I can see why Paris is known as the city of lights - what a view. The Eiffel Tower itself contributes its own fair share by being lit up with thousands of twinkly lights all over on the hour. It also has a radiating beam of light that shines out from the top so its easily located at night from most areas in Paris. The direction and distance to both Wellington and Auckland are recorded at the top and although it can sway in the wind it felt safe out on the observation deck, but really cold.

A wonderful evening was complete with dinner at a restaurant near our hotel called La Brabant. Glynn enjoyed oysters and salad and I just went straight from soup to dessert - yum. I was absolutely shattered by the end of dinner, but you can't complain after a perfect day like that...and a lovely bottle of french pinot noir.

Friday - St Lazare

We only had a short time in the morning before needing to head to the airport, so we checked out of the hotel leaving our bags at the desk, and wandered around St Lazare. There had been no time for shopping during our stay, so we popped into Le Printemps, the largest department store in Paris, and about 5 mins walk from Hotel Langlois. We admired the pastries while we drank our coffee.

Sadly it was time to leave. We caught the airport bus this time rather than the train, which leaves from the National Opera House, another stunning landmark.

There were so many places we didn't get to visit, so I'm already looking forward to returning to the beautiful city of lights.

dublin city

While Glynn was at work for a couple of days I headed into Dublin on the DART (train) from Wicklow to explore the city. It takes about an hour on the train, including the stops, and offers great coastal views.

I bought a ticket for the Dublin City Tour Bus which is a hop on, hop off ride taking in over 20 historic sites. Dublin was much bigger than I thought. The River Liffey, which divides the city, was my point of reference and I was armed with a basic knowledge of landmarks on the 'nort' side and the 'sout' side, as Dubliners would say. At one time the Ha'penny Bridge was the only river crossing, but it is now the oldest of at least 14 bridges that connect both sides of the central city.

O'Connell Street is the main street of Dublin on the 'nort' side and a spire built in 2003 is its newest and most controversial feature, otherwise known as the 'stiletto in the ghetto' and various other names I wont mention.

The street's most famous landmark is certainly the General Post Office which was seized during the 1916 Easter Rising, by the Irish Citizens Army and the Irish Volunteers opposing the British occupation. Padraig Pearse one of the rebel leaders read out a Proclamation on the front steps of the building declaring Ireland an independent republic. In response English forces bombed the building to a shell and eventually the young republicans surrendered. You can still see bullet holes in the columns of the GPO today.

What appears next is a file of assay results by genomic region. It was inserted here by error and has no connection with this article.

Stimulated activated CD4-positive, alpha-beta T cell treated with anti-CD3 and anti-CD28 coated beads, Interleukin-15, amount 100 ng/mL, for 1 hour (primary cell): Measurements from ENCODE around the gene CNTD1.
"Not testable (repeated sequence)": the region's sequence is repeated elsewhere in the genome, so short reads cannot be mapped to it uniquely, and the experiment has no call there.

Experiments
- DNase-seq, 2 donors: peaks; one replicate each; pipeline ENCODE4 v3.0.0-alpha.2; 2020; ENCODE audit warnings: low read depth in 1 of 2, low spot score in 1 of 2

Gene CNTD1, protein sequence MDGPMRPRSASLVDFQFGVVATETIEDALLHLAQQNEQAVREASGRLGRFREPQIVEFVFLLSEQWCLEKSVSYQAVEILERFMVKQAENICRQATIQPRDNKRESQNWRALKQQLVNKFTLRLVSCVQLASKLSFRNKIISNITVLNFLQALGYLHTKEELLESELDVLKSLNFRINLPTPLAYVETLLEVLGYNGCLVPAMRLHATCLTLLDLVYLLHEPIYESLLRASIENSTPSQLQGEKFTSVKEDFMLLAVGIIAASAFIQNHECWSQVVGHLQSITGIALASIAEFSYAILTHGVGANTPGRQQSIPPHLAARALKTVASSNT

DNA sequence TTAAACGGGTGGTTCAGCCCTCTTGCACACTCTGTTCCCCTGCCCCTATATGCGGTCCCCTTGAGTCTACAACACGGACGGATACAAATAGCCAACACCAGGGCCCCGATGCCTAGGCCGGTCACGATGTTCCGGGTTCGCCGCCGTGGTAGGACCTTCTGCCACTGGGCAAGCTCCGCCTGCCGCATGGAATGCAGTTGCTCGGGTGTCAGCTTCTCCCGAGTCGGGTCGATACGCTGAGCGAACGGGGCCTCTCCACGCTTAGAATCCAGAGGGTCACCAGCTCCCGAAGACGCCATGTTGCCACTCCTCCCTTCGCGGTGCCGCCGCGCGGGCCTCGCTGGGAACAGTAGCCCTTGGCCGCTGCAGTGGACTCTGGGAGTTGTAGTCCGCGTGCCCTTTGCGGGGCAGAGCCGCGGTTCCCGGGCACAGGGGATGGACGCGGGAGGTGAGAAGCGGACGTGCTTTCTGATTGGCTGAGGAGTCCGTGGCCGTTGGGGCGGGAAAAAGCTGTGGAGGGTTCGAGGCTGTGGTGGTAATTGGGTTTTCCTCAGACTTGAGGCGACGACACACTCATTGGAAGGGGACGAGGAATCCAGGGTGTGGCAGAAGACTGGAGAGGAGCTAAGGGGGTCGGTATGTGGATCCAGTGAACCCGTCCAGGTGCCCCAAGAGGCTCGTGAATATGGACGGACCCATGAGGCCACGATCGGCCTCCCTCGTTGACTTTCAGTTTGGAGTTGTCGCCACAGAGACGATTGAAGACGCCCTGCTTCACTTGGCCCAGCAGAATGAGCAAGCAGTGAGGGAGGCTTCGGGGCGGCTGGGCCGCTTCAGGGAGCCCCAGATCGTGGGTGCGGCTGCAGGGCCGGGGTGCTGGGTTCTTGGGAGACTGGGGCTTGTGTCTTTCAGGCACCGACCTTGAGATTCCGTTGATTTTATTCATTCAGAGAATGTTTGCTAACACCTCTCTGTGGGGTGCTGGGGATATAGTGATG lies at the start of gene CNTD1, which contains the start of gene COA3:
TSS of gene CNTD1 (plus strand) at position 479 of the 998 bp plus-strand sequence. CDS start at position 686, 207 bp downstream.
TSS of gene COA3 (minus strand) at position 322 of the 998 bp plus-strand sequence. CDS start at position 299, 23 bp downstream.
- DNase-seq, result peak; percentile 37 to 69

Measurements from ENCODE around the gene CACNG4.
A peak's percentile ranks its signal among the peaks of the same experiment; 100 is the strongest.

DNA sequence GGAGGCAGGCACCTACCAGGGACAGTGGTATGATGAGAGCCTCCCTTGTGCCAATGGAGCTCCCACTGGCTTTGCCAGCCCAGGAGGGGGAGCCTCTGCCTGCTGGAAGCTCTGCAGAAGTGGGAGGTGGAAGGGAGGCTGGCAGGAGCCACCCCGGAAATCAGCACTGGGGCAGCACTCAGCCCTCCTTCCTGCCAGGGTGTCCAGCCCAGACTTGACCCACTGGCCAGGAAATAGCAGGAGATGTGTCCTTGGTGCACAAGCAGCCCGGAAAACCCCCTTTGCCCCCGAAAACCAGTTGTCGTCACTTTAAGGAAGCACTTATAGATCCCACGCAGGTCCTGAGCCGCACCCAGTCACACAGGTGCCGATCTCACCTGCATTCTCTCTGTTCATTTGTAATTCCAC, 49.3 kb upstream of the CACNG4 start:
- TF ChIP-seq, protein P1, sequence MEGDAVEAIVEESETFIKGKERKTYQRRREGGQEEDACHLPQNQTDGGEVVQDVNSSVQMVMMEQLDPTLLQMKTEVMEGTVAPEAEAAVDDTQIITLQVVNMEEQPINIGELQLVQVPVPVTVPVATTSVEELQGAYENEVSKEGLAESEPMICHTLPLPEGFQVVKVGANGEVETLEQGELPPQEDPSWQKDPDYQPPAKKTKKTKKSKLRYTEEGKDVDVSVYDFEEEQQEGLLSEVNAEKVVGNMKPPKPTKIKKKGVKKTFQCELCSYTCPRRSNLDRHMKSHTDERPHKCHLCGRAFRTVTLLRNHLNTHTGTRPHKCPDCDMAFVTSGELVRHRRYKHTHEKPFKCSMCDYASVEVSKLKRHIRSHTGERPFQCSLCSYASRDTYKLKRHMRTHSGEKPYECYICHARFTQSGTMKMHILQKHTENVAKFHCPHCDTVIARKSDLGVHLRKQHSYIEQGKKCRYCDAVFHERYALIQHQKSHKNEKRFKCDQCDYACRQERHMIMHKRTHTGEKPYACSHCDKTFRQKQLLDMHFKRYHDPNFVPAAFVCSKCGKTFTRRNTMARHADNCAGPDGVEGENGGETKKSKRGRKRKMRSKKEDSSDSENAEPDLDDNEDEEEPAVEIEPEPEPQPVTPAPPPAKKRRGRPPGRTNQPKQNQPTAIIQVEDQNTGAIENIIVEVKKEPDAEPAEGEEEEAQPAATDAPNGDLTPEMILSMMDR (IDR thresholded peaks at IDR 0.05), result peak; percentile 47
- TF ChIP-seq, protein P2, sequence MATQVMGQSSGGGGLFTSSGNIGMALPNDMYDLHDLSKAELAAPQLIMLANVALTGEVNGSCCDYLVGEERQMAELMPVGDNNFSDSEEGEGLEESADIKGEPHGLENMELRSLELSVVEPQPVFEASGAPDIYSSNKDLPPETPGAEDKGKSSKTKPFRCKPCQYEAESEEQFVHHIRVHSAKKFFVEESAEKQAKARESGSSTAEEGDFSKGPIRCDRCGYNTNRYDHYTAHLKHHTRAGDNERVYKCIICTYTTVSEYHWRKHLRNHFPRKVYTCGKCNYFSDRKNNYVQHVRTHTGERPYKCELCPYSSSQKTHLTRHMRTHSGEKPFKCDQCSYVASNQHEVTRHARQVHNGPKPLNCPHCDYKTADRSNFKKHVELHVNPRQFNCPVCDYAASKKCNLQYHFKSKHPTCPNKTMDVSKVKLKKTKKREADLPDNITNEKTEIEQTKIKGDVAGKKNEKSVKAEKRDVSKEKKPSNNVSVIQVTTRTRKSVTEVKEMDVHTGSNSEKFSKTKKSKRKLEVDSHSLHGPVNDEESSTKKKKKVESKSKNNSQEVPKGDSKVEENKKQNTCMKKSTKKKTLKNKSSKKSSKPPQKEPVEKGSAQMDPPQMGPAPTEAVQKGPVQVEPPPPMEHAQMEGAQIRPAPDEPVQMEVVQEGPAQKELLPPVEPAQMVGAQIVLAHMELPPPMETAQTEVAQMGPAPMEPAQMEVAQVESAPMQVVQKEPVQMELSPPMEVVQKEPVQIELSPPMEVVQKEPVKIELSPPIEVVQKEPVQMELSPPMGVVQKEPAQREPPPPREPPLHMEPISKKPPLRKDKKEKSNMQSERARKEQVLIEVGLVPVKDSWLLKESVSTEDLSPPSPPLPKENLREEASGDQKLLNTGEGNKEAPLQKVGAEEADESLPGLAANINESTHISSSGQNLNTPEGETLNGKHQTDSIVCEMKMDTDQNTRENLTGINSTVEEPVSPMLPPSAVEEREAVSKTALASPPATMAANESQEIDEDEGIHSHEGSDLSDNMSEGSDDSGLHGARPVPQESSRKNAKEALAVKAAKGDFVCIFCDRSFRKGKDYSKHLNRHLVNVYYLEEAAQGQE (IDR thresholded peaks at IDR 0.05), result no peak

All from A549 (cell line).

Other stops on the bus tour included Collins Barracks and Kilmainham Jail, both providing interesting overviews of the political and social history of Ireland.

The Jail particularly has a great museum, guided tour and a history presentation given in the prison chapel. Those who took part in the Easter Rising were held at Kilmainham Jail and many were executed there. James Connelly, one of the main instigators of the uprising, was too injured to stand - so was seated before the firing squad. To ease the minds of members of the firing squad a blank bullet was always mixed in with the ammunition provided so that every man in the squad could believe with a clear conscience that perhaps they weren't responsible for the death of the person before them.

The presentation explained how those seeking a republic and freedom from British rule in 1916, did not initially enjoy the support of the majority of irish people at the time. Public animosity was understandable because of the violence associated with the rebellions, and the number of civilians caught in the cross fire. Many sons of Ireland were also fighting alongside the British in the Great War at the time. However, following the execution of the 1916 leaders and the inhumane nature of Connelly's death, new support for the republican cause was generated within Ireland.

As portrayed in the famous movie, these events also led to the rise of two important figures in irish politics - Michael Collins and Eamon de Valera.

Michael Collins, a young republican corporal during the 1916 Easter Rising, rose to become a nationalist leader following the Irish War for Independence, and had the thankless task of making the journey to London to negotiate the Treaty with England in 1922. Many irish folk have great respect for Collins. His speech to the people of Ireland to support the peace agreement he had negotiated (despite the fact Northern Ireland would remain in British hands as part of the deal) is very reasoned. He must have had courage to stand up in such an environment and argue for peace with Britain, especially when he knew the sort of price he could pay for doing so.